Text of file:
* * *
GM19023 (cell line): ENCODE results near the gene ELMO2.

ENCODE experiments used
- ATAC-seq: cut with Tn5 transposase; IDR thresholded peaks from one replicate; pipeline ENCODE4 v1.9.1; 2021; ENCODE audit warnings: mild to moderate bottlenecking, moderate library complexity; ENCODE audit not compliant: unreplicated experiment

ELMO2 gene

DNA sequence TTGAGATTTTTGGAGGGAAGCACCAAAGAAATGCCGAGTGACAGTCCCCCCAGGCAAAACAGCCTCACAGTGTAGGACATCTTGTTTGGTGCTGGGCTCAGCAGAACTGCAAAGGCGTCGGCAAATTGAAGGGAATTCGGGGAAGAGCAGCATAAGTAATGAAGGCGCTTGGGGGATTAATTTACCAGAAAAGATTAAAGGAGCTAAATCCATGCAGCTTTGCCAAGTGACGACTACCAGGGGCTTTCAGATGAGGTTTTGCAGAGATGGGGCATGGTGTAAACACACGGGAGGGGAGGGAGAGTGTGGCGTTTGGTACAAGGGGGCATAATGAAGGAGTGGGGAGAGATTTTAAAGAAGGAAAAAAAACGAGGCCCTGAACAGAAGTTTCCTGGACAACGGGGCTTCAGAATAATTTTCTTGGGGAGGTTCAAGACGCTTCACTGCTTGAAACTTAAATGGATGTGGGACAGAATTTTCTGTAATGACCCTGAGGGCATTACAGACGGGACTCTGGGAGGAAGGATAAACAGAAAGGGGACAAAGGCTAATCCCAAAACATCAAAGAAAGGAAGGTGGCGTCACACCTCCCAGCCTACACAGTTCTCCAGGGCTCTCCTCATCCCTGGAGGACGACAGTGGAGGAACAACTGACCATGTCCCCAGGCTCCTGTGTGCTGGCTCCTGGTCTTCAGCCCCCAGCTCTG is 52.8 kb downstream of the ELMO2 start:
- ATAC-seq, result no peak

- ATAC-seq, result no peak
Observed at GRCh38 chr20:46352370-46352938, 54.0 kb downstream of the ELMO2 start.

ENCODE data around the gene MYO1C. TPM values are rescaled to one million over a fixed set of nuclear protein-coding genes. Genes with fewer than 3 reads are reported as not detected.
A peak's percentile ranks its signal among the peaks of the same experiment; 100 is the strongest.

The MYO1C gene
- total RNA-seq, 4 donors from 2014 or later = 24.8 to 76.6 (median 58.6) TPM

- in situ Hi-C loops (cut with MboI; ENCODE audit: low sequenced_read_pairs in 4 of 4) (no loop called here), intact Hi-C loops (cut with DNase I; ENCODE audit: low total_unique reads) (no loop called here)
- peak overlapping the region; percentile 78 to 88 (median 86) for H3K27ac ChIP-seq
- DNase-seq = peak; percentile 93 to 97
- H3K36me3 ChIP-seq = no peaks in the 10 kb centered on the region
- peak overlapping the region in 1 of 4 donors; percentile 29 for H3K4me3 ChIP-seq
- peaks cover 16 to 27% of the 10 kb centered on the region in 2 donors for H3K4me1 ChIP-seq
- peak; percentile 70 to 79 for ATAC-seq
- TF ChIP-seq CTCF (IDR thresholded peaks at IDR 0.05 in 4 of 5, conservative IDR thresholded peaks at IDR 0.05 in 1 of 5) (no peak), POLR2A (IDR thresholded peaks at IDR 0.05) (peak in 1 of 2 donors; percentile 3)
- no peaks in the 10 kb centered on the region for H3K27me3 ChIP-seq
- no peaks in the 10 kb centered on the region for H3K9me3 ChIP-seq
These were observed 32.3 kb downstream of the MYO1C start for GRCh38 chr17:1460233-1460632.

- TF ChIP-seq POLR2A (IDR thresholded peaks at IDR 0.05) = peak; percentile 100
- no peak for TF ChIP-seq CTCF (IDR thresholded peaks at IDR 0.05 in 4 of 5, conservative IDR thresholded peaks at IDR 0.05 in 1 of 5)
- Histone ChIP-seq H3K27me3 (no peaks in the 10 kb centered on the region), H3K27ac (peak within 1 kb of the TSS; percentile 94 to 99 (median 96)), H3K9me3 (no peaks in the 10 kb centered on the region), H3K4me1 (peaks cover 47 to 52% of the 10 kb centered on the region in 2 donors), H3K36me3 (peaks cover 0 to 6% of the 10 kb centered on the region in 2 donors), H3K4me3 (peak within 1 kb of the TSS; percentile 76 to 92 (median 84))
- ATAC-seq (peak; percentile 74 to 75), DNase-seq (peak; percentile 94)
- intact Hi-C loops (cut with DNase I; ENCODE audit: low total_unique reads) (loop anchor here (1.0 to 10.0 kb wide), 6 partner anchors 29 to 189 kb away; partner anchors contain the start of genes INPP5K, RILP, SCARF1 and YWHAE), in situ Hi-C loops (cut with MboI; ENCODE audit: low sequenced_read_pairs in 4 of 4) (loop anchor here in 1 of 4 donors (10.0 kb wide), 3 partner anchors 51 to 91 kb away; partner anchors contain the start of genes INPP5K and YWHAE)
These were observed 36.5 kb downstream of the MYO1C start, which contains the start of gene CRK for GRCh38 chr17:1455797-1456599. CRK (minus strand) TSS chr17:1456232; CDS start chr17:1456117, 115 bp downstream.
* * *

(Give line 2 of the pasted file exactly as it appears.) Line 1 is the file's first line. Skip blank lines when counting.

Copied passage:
ENCODE experiments used